- Preparation of the work upstream by the trainer: choice of having the learners work individually or in groups, preparation of the subjects, reflection on the organisation of the activity in time and space (preparation of the roadmap).
- Introduce the activity to the learners (15 minutes): Explain the concept of the BarCamp and relate it to the proposed activity. Explanation of the teacher/trainer's expectations of the learners. Assignment of subjects to each group or individual (imposed or optional subjects). If learners choose their topic, allow extra time or ensure that their choice is made before the session begins.
- BarCamp : Distribution of a roadmap to each group/individual. He then sits at his first table and introduces his topic to a group of 4-5 people or attends the presentation of another. This is followed by a question-and-answer period. The duration of these two moments must be fixed, the whole presentation/questions should not exceed about fifteen minutes. At the end of this time, everyone goes to a new table according to their roadmap and another session of presentations is launched.
Organisation of a time with all participants (teacher(s)/trainer(s) and learners) to discuss how the BarCamp went.
The choice of topics to be developed in the theme can be linked to an experience common to the learners (example of professional internship for students) or an event related to the training (forum, exhibition...).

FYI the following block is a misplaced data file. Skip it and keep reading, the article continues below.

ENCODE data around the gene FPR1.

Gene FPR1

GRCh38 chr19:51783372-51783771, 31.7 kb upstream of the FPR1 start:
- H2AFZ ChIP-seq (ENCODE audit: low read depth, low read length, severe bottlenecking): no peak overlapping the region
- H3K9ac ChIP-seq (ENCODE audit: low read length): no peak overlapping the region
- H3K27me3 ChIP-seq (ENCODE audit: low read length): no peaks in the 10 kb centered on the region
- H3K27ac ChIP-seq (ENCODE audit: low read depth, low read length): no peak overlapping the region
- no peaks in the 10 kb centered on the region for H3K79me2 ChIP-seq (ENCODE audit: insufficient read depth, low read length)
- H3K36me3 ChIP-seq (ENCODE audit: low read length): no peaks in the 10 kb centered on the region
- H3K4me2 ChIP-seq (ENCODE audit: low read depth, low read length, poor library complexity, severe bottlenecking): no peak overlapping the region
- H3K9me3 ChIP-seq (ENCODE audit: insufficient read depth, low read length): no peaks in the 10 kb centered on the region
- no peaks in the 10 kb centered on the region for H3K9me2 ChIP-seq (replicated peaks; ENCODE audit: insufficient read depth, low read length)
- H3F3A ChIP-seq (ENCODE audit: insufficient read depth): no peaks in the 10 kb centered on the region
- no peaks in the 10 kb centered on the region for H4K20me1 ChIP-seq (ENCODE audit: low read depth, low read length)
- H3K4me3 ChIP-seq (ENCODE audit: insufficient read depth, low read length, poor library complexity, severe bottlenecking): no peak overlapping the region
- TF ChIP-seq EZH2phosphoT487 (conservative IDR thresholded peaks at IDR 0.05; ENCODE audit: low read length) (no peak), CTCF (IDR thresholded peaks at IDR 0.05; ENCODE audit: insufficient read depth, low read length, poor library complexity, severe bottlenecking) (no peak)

The BarCamp can be preceded by upstream sessions that allow students to work on their subject. The selected subjects can then ask for a bibliographic work upstream or a production work on behalf of the learners. (see connected plugs).
Self-evaluation of the participants, via a grid of criteria established by the teacher/trainer. Focus the evaluation on the form of the presentation by dividing the rating criteria among the different listeners (one on the gestures, another on the way of speaking...). However, they must justify their grade. Be careful how this evaluation is implemented so as not to have a counter-productive effect. It must be a small percentage of the final mark and its pedagogical interest must be highlighted.
Points of vigilance
Provide sufficient space (see several rooms) so that movement is fluid and there is no noise between different presentations.
Ensure that the assigned times for each phase are respected so that the activity is carried out effectively.
Activity not adapted to the transmission of fundamental knowledge.
It is necessary to communicate to students the importance of their involvement during the activity. There must be a reciprocal effort on the part of the teacher/trainer and the learners.
What if it doesn't work?
Some students do not participate in the BarCamp, for shyness for example, or for other reasons related to lack of motivation...
It is therefore necessary to find a way to maintain motivation during the BarCamp.
For example, note the dynamics of the group orally, plan an exam later on this BarCamp, value the best presentation,...